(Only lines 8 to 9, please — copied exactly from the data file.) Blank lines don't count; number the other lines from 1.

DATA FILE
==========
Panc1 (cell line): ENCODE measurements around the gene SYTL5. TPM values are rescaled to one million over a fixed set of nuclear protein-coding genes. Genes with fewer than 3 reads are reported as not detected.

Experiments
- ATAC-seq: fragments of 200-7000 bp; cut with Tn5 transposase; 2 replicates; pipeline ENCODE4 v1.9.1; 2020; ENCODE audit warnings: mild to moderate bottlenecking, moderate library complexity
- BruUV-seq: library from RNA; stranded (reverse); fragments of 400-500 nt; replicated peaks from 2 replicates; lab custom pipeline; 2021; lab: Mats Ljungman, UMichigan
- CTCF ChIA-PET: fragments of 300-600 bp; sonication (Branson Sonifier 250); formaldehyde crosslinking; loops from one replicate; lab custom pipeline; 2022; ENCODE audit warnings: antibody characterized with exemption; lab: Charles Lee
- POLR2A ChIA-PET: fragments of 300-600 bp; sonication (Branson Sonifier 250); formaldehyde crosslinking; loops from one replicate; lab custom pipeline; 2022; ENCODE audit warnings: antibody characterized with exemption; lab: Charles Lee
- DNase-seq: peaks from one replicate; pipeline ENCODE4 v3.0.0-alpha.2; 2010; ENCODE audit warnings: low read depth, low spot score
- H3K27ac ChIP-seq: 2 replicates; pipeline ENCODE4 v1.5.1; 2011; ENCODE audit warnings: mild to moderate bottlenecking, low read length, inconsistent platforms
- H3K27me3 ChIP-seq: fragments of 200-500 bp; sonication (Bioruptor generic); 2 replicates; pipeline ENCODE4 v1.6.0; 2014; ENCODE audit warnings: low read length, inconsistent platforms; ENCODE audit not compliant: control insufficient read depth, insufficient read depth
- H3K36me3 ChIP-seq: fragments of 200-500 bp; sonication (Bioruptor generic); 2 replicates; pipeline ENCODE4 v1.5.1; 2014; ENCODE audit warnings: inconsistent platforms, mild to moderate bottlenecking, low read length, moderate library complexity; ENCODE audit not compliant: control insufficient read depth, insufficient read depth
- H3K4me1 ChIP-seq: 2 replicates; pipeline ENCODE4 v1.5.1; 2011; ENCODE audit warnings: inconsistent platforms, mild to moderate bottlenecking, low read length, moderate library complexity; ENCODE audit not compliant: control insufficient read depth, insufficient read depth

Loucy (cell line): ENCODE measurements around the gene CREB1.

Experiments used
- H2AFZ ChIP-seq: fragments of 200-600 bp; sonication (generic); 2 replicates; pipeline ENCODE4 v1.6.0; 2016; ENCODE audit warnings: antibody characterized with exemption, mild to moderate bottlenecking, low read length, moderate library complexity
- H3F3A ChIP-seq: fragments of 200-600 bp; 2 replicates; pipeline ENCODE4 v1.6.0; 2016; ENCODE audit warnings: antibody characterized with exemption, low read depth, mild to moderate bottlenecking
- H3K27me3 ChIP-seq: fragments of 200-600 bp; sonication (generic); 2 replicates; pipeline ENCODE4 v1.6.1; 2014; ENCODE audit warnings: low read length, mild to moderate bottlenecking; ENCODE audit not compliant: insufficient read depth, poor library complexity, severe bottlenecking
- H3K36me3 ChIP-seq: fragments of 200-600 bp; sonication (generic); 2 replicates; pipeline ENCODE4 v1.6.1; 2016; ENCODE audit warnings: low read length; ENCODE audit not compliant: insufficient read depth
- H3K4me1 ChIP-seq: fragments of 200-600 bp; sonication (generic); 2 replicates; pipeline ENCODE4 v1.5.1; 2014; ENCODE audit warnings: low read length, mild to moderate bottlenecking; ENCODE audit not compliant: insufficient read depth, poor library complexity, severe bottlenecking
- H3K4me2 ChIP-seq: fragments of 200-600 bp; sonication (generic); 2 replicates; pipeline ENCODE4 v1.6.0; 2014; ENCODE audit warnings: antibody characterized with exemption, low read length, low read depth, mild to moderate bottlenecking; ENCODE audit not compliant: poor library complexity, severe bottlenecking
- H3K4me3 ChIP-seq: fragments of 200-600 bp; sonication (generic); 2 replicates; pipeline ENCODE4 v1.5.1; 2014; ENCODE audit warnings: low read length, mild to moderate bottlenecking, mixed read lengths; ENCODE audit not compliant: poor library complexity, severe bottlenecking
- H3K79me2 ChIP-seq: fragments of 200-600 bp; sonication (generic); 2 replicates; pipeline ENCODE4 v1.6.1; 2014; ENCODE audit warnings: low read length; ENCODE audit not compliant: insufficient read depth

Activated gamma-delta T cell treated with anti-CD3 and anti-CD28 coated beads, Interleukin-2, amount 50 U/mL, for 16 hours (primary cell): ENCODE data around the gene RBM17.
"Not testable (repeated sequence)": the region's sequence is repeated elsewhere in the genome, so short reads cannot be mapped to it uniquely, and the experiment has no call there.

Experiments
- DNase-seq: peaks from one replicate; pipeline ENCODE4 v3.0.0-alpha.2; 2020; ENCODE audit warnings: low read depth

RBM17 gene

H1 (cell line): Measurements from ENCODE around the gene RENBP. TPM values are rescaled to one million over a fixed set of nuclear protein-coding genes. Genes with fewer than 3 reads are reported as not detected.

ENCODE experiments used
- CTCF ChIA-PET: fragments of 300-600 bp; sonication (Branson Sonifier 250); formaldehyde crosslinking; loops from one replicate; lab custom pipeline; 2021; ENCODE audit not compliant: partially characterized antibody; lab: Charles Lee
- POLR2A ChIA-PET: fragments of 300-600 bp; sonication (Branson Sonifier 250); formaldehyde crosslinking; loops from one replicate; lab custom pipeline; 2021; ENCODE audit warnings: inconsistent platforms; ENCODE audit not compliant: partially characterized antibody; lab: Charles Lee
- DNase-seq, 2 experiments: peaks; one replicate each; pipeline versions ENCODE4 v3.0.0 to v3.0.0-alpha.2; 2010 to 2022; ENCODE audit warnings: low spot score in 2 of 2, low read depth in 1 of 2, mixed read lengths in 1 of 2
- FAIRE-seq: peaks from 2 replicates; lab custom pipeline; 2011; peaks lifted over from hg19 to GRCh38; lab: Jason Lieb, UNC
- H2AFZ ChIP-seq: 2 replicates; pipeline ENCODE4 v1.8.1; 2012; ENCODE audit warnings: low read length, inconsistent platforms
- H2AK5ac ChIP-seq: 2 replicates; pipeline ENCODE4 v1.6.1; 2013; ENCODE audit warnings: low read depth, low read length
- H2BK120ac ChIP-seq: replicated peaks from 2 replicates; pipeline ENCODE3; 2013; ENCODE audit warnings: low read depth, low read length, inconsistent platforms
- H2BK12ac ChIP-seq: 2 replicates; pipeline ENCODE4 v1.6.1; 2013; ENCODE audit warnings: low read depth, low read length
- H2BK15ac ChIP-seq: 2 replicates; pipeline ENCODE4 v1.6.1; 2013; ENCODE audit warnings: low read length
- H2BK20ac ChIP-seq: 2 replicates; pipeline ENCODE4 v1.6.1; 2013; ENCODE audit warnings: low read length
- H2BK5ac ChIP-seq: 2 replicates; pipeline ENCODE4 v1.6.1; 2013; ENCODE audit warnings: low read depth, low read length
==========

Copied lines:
- H3K27ac ChIP-seq: 2 replicates; pipeline ENCODE4 v1.5.1; 2011; ENCODE audit warnings: mild to moderate bottlenecking, low read length, inconsistent platforms
- H3K27me3 ChIP-seq: fragments of 200-500 bp; sonication (Bioruptor generic); 2 replicates; pipeline ENCODE4 v1.6.0; 2014; ENCODE audit warnings: low read length, inconsistent platforms; ENCODE audit not compliant: control insufficient read depth, insufficient read depth